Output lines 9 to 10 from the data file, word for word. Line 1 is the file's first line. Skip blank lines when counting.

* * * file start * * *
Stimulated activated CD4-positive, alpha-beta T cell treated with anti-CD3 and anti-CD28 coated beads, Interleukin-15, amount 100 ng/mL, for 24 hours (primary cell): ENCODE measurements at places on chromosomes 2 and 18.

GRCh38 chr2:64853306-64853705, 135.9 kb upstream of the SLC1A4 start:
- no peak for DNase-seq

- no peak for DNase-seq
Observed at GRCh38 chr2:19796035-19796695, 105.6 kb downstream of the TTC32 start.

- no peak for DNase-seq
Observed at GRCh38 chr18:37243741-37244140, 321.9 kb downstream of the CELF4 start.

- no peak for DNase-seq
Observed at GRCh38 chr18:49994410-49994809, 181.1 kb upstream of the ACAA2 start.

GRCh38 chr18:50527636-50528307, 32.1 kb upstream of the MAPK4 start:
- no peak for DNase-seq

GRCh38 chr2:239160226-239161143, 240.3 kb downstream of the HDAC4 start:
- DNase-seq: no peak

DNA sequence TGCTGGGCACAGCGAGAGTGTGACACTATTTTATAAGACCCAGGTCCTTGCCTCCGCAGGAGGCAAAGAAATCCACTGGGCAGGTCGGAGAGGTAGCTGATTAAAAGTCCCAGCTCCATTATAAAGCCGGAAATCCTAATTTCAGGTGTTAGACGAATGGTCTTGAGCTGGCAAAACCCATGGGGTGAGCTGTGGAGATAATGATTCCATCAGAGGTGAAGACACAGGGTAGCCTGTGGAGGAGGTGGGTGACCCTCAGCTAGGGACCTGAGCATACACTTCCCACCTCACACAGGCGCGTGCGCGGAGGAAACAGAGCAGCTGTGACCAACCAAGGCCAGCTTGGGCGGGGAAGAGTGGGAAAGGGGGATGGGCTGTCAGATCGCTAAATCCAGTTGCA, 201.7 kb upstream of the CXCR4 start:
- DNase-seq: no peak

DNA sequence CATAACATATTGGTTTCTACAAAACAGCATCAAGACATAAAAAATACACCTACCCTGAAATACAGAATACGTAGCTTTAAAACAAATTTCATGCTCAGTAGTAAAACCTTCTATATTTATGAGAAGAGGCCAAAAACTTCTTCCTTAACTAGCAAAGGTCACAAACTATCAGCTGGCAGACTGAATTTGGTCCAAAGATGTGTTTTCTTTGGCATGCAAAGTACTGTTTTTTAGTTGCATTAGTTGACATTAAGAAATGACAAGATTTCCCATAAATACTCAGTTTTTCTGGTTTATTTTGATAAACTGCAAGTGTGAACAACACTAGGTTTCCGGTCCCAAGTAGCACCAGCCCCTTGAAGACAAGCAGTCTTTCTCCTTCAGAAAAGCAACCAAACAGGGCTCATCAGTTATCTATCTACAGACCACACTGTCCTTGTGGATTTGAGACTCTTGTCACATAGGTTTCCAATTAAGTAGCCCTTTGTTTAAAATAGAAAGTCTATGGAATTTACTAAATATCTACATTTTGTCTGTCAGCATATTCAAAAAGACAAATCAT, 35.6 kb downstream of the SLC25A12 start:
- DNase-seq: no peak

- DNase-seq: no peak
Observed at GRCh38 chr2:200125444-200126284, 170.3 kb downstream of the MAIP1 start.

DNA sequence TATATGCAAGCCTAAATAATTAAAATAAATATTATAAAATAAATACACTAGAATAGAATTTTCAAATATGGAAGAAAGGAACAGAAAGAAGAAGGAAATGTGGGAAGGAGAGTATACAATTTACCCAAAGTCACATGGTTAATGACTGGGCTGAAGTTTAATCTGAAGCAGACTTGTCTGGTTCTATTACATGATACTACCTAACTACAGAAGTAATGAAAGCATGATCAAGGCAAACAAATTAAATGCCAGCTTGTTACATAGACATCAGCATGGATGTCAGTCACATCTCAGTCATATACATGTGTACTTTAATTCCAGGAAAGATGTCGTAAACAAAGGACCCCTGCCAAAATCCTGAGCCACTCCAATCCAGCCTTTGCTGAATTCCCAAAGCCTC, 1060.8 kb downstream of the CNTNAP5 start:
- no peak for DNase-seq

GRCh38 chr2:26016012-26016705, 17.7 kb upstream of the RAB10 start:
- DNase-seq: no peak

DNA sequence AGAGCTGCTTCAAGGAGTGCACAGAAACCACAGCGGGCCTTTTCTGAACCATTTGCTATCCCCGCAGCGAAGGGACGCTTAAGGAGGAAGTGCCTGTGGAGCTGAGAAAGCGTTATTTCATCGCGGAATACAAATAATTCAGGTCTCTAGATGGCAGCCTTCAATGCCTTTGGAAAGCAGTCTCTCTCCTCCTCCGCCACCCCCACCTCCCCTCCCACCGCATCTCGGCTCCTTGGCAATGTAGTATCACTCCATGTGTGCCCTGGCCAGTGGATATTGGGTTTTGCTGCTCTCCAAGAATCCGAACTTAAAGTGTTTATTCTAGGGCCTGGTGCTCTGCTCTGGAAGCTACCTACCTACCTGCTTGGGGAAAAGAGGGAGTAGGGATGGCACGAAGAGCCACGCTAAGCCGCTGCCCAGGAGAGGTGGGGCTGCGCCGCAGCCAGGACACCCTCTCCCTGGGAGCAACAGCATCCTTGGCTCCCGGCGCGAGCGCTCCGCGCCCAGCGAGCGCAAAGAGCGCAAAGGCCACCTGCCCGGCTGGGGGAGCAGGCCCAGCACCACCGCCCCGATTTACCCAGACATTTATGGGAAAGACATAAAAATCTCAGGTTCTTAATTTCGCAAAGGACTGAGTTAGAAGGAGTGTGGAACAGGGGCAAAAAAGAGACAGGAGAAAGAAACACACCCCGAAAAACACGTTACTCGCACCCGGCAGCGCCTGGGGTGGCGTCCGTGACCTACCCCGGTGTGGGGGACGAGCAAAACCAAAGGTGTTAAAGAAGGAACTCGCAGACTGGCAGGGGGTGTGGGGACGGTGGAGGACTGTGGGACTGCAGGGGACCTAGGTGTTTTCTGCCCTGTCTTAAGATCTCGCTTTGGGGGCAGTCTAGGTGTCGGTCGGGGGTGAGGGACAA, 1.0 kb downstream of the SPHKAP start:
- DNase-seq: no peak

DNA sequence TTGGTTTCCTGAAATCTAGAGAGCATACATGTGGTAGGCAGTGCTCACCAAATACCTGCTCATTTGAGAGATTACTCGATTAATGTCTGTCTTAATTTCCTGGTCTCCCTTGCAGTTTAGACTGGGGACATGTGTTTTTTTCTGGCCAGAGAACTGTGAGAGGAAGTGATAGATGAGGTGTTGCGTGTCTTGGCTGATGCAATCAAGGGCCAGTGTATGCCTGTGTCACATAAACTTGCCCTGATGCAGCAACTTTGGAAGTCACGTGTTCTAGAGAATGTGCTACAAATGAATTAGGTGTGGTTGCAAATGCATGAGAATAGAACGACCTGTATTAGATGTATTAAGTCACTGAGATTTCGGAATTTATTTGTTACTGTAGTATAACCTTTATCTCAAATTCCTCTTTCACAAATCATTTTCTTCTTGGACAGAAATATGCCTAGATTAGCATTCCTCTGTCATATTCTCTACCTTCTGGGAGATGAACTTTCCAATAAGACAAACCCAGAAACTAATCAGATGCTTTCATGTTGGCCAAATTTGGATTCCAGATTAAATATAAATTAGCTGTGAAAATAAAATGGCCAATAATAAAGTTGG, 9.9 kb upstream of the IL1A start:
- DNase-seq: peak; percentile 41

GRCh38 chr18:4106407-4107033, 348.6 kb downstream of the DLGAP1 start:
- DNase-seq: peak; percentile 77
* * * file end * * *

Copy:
Observed at GRCh38 chr18:49994410-49994809, 181.1 kb upstream of the ACAA2 start.

GRCh38 chr18:50527636-50528307, 32.1 kb upstream of the MAPK4 start: